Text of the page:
Every time I have had my blood sugar levels measured, even when I’m feeling my crummiest, “oh you’re fine! and besides, there is no thing as being pre-diabetic… you’re either diabetic or not! and you’re not!” Afterwards, I used to celebrate by stopping by *$$$ for a 500-calorie fancy drink and a 500-calorie slice of poundcake (or gingerbread, scone or cooky). Then one day I read the calorie card they keep behind the counter and now I only go there once in awhile instead of constantly.

Smoking? I quit 26 years ago this coming June. I had smoked for 10 years. I’ll be 50 in two years. You do all that math.

We eat better now, we don’t eat out that often, and I’m trying (trying) to reach for a piece of fruit instead of a cooky.

Finally ripening
(Photo by Steve Rawley)

Oh yeah, and I’m hooked on those “House Hunters” shows now more than the food shows.

I’ve lost almost 20 pounds, and would be happy to ditch 5, 10, or 15 more. Grateful that it’s not a bigger number than that, but if it was? I’d deal with it. Look, I’m not telling you all this personal information to be all nyah-nyah — I’ve worked hard, and I’ve faced some pretty tough challenges with all of this health crap. You know when I reach for more snacks? At night, when I’m watching TV and mmmmm big steak mmmmmmm onion rings mmmmmmm ice cream sundaes.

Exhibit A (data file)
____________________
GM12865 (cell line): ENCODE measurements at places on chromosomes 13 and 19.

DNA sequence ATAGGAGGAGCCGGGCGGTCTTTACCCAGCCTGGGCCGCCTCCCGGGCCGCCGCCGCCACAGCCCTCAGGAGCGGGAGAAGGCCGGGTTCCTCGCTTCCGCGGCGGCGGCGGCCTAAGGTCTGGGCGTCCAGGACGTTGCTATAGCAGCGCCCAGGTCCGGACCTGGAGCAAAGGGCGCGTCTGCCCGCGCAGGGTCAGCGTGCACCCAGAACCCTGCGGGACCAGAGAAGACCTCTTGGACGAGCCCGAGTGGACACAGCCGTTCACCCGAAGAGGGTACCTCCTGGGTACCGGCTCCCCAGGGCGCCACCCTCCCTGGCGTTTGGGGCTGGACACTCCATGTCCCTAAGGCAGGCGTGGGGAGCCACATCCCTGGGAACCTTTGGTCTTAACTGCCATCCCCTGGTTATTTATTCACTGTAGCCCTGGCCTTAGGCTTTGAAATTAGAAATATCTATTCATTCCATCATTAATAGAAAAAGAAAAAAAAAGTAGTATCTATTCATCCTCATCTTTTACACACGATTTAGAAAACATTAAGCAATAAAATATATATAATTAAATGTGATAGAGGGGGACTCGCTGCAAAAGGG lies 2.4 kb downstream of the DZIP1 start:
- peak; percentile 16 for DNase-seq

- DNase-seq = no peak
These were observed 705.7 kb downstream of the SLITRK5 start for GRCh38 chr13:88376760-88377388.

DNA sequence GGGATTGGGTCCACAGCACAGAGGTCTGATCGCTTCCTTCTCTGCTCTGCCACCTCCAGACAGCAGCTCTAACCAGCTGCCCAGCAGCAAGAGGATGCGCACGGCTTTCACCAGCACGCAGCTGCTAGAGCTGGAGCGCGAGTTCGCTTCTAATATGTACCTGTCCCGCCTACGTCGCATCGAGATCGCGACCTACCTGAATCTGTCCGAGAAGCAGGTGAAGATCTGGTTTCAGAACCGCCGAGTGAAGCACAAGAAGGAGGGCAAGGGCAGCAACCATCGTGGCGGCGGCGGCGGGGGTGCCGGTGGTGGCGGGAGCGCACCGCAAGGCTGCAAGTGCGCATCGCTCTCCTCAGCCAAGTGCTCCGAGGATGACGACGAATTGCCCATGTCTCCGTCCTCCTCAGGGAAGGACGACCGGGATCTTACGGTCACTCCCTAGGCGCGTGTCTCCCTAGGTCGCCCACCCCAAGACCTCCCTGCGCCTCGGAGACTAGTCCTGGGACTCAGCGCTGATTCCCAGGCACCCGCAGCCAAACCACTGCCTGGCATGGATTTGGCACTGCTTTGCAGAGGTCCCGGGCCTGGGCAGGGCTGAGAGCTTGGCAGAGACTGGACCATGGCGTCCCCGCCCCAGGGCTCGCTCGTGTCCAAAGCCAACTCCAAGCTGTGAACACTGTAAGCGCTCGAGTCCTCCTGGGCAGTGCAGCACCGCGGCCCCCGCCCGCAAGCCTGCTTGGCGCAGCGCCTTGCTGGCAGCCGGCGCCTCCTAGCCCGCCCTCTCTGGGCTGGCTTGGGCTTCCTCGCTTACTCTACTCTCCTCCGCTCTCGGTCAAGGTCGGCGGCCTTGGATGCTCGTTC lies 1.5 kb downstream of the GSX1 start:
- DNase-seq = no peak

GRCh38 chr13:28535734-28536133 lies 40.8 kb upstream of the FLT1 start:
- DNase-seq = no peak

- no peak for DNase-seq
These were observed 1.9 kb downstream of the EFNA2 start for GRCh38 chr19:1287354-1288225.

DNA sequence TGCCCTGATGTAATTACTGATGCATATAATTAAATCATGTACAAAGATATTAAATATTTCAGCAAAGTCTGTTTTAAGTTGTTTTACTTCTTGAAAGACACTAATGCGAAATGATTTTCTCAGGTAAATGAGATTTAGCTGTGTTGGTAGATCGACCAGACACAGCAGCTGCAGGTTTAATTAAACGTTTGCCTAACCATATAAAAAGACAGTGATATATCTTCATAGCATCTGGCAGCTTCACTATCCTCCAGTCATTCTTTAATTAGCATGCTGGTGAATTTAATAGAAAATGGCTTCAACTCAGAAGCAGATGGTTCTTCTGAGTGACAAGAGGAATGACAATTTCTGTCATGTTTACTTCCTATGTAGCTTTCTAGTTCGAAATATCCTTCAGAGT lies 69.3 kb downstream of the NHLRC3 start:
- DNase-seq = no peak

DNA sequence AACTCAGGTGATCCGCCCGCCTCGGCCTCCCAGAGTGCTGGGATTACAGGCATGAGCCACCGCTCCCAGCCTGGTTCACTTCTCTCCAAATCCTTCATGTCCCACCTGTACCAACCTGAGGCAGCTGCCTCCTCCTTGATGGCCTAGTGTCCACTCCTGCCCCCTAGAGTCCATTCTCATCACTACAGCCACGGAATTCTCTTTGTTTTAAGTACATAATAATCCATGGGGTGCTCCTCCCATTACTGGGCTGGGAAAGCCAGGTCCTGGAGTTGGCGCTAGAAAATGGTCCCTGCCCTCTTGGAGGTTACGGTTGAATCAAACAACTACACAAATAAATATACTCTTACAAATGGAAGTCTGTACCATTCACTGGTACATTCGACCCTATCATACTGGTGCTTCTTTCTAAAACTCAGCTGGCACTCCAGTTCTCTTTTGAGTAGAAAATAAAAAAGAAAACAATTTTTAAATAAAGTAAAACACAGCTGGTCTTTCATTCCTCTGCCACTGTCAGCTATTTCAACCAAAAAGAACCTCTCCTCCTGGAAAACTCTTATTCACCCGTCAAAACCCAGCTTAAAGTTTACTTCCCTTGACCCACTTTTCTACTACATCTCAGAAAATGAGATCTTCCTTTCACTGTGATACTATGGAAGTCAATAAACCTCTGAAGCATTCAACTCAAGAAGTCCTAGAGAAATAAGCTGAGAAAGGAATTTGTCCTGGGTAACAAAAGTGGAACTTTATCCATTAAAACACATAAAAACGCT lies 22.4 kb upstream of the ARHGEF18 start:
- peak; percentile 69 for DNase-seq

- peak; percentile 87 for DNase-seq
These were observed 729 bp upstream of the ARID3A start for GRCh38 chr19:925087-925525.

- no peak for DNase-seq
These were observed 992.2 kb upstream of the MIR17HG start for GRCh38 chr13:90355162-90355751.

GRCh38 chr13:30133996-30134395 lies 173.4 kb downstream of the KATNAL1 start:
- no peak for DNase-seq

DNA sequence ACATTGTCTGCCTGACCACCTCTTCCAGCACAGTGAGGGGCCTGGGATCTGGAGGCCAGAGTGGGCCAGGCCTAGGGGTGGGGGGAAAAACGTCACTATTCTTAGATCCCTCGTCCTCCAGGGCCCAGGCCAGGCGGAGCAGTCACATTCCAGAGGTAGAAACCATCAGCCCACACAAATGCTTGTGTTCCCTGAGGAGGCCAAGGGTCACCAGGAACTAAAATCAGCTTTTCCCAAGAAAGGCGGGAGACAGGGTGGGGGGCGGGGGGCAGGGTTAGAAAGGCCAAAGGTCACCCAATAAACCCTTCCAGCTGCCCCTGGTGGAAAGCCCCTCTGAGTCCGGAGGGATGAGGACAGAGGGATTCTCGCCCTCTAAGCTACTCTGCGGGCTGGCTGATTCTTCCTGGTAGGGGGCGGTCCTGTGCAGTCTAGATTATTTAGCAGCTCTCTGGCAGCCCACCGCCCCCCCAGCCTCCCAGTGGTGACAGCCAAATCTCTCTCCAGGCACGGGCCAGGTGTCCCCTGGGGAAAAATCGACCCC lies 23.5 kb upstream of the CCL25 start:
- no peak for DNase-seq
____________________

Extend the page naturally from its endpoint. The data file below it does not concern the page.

As a society, we’re bombarded with this. I want to feel good, not crummy. That’s what motivates me. I want the same for Steve and the kids.

So Deens… I don’t think you’ve ever set a good example, foodwise, and I don’t think you’re helping much, now. Give some credit to those of us who are trying. C’mon… step right up.

scary

August 2nd, 2011

Yesterday my son and I were driving home down busy Allen Boulevard in busy, busy Beaverton. I heard a loud crack a second after I saw a blur whoosh from the corner of my eye. It was a senior citizen, down on the sidewalk. As I’m thinking, stroke? heart attack? a bad spot in the concrete that made her trip? i hope she’s okay I hope she’s okay… we pulled the car around and drove back. Of course I was thinking about my grandma, who fell at the store and broke her hip. And decided, while in rehab, that that was it for her. Even though the hip was healing, even though her heart condition was under control, even though her diabetes responded so well to diet. No, no, no, she said. That was it, she was done.

So she stopped eating and we lost her.

Sometimes life is sweet and sometimes life is bitter and sometimes life is just scary.